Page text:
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Defying Niger's ruling junta, French envoy to stay in his post in Niamey despite being ordered to leave

Sylvain Itte was ordered by the Nigerien Foreign Ministry to leave the country within 48 hours on Sunday, citing "actions of the French government contrary to the interests of Niger".

Edited By: Aveek Banerjee Paris Published on: August 28, 2023 18:38 IST
France President Emmanuel Macron addressing a gathering of
Image Source : AP France President Emmanuel Macron addressing a gathering of French envoys in Paris

France's Ambassador to Niger Sylvain Itte will be staying in his post in Niamey despite being told to leave the country by the ruling junta after the military coup last month, announced French President Emmanuel Macron on Monday. He also emphasised that France is not Niger's enemy.

Since the military coup where Niger's democratically elected President Mohamed Bazoum was ousted, the Nigerien military has exploited grievances against former coloniser France and has severed military ties with the European nation. It has also turned to Russia's mercenary group Wagner for help.

Amid the political chaos, Itte was asked to leave Niger within 48 hours on Friday last week in a letter from the junta-controlled Foreign Ministry, which accused him of ignoring an invitation for a meeting with the Ministry. It also alleged "actions of the French government contrary to the interests of Niger".

Dismissing concerns over the danger of standing up to the Nigerien military, Macron told French ambassadors, "Our policy is the right one. It depends on the courage of President Mohamed Bazoum, the commitment of our diplomats, of our ambassador on the ground who is remaining despite pressure."

"One shouldn’t give in to the narrative used by the coup leaders that consists of saying France has become our enemy," he further asserted.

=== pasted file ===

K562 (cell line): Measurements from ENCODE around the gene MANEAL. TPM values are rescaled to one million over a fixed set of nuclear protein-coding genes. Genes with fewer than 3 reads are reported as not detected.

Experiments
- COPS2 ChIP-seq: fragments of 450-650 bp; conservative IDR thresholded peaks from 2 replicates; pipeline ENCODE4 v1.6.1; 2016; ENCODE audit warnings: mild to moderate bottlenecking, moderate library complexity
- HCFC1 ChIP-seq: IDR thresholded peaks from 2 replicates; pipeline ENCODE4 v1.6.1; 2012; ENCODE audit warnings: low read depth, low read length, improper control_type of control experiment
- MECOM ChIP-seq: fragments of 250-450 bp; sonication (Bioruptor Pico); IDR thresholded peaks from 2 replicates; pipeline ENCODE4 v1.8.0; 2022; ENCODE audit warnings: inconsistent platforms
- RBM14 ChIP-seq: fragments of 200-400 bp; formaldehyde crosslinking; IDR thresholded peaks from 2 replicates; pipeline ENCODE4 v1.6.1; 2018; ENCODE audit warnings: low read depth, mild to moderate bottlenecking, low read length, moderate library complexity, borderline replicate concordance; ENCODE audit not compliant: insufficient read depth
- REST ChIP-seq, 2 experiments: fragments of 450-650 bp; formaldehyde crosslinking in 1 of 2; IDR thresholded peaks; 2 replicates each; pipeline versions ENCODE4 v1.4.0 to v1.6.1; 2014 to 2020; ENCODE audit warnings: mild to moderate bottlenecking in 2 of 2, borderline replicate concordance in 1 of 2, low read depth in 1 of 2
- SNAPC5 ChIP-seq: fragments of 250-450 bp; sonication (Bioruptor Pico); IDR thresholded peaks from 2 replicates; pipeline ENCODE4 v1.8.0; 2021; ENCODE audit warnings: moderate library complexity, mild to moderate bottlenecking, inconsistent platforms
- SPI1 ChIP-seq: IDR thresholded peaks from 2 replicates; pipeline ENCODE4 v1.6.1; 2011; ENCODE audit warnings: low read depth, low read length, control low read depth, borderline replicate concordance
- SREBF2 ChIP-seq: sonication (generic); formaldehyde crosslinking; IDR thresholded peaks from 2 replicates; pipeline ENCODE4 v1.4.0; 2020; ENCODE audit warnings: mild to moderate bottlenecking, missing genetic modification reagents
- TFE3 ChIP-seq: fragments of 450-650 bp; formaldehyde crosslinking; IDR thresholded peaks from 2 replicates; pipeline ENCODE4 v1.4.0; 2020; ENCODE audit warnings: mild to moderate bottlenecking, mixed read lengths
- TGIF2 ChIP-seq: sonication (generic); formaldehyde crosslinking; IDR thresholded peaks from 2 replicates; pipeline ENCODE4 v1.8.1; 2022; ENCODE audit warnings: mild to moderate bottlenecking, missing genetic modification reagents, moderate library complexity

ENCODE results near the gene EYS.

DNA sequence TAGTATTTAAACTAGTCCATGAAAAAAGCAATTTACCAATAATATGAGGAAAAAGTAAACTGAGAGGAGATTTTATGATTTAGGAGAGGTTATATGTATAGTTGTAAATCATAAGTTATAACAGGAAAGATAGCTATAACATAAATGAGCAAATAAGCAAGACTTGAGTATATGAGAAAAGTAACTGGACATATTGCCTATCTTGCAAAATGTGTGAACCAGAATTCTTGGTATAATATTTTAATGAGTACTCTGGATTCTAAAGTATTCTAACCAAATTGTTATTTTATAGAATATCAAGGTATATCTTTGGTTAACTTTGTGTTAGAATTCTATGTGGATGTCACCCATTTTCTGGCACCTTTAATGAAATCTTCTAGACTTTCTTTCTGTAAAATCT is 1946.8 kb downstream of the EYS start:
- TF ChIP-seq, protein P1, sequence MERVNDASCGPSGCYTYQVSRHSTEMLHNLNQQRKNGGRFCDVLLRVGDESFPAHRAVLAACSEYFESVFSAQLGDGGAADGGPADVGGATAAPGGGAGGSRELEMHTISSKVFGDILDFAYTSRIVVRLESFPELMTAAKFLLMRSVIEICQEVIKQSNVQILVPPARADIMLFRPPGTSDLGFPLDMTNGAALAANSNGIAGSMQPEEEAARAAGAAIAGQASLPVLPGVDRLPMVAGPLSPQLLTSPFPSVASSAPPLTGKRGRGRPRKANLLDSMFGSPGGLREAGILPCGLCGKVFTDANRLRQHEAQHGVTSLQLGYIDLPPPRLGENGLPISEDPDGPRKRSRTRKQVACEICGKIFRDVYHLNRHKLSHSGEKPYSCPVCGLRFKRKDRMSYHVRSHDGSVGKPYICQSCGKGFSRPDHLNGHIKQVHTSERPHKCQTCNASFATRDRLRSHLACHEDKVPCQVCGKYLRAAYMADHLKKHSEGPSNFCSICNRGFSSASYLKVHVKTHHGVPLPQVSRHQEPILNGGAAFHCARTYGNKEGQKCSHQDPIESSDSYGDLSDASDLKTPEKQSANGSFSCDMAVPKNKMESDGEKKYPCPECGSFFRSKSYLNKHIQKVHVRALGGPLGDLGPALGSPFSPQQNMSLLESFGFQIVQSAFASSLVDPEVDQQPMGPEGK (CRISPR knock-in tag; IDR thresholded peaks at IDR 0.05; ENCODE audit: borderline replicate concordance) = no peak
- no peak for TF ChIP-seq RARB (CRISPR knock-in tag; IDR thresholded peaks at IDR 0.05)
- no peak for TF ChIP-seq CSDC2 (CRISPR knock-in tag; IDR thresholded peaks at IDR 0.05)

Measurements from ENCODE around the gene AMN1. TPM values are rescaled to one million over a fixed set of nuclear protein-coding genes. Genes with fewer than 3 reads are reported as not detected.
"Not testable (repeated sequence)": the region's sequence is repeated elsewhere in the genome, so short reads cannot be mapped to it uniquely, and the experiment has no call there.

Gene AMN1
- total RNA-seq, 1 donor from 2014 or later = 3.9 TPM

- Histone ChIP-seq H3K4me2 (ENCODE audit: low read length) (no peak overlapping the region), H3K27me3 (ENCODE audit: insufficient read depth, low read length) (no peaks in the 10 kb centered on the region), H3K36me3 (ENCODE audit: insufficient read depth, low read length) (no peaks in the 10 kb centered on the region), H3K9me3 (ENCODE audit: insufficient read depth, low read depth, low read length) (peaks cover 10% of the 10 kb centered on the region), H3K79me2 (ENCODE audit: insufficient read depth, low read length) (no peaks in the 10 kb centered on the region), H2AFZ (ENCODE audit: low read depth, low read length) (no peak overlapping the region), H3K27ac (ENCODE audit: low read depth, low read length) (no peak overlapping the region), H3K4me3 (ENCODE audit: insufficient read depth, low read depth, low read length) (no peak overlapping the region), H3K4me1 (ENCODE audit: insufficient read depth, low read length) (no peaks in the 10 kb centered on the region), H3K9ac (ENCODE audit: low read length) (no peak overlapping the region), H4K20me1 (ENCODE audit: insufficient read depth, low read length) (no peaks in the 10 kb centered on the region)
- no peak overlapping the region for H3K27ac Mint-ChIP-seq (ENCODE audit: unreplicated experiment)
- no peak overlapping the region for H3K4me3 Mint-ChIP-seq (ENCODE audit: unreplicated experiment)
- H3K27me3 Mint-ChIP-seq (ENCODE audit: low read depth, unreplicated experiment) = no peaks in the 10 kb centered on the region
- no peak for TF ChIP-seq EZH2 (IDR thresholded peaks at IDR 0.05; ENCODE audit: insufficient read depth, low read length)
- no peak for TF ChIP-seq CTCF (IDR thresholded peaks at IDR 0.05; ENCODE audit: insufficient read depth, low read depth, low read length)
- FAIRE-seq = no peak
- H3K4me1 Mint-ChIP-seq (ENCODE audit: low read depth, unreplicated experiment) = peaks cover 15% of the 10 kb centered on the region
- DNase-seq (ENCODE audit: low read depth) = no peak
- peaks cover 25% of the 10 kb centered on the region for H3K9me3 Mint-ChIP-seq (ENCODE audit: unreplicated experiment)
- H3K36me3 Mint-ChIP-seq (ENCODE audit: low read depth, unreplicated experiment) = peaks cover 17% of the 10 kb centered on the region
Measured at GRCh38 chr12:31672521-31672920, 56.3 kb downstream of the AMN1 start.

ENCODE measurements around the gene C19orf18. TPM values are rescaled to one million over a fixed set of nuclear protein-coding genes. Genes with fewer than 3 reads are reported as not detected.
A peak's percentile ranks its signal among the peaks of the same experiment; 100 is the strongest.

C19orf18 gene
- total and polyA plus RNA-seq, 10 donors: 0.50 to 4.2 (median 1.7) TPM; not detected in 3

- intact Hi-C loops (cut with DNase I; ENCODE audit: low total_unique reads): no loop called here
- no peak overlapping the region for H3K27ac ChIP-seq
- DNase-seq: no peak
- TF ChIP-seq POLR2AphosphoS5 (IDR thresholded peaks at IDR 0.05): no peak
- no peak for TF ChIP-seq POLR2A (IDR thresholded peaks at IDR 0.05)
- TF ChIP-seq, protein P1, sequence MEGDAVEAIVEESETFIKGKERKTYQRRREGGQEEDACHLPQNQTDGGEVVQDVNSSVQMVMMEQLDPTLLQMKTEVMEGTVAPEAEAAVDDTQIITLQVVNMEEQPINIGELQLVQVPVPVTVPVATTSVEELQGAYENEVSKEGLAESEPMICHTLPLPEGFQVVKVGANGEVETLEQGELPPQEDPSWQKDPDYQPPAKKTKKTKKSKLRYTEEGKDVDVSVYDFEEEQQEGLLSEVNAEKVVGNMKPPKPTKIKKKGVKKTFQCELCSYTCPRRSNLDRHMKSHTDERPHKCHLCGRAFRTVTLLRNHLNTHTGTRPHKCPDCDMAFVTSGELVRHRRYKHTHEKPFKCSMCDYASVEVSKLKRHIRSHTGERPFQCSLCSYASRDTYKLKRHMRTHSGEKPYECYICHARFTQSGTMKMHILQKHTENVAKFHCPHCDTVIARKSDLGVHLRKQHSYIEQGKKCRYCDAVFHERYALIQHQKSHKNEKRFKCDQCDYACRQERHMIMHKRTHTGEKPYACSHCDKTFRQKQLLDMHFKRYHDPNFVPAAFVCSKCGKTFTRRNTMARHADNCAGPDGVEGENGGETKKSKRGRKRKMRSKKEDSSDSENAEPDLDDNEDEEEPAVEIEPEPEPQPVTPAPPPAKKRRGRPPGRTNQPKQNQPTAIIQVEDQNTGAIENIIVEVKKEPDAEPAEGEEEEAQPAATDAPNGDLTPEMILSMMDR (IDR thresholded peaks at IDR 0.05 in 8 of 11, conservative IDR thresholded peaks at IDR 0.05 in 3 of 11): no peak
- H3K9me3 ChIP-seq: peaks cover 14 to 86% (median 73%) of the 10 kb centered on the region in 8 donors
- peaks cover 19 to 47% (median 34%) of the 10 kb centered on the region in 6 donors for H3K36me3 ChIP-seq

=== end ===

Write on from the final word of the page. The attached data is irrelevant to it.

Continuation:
Macron also alleged that the coup leaders are abandoning the fight against terrorism, a policy he said that was economically beneficial for the Nigerien population. He also noted that the populace was running the risk of international funding that could have helped them emerge out of poverty.

France is one of the nations which has strongly condemned the coup and has acknowledged only the authority of Bazoum, who is still detained after the coup. Niger was seen one of the last Western allies in the fight against Islamist terrorists in the West African region. France had deployed at least 1,500 military personnel in the country as part of counter-terrorism operations in the wake of anti-French sentiments elsewhere in the region.

Macron's statement also refer to various sanctions by Western and African countries imposed on the military junta of Niger, which have raised concerns of further pushing the Nigerien population into poverty. Niger is one of the poorest countries in the world and heavily relies on international funds.

Anti-French sentiment in France

Soon after the military coup in July, hundreds of pro-military protesters attacked the French embassy in Niamey, setting it on fire, waving Russian flags in support of Vladimir Putin and denouncing the former coloniser.

The attack caused France, along with other European nations, to evacuate their citizens from the capital Niamey, amid concerns of civilians becoming trapped after the takeover. Soon after, Niger suspended military ties with France.

In the latest case of increasing hostility of the Nigerien junta towards France, social media reports have said that the Nigerien junta cut off water and electricity to the French Embassy in Niamey and barred food deliveries, reported Anadolu Agency.

Why are Nigeriens hostile towards France?

One of the major reasons for Niger's hostile stance towards France can be alluded towards the failure of security forces to eradicate the threat of Islamic terrorism in the region.

Notably, Niger is a major producer of uranium, a vital component of nuclear arsenals across the world. A majority of the uranium produced in Niger goes to European countries, especially France. 

Many people in Niger still believe that despite their independence in 1960, France has continued to act as an imperial power by robbing its resources and dictating its economic policies. Many citizens hold France to be responsible for the nation's current financial situation by exploiting their resources. 

Sentiment against France is also apparent in other African nations, such as Burkina Faso - another military-controlled nation in the West African region. The recent coup in Niger has proved to be a setback for French strategy in the conflict-torn region.

(with AP inputs)

ALSO READ | African Union suspends Niger over military coup, demands 'effective restoration of constitutional order'

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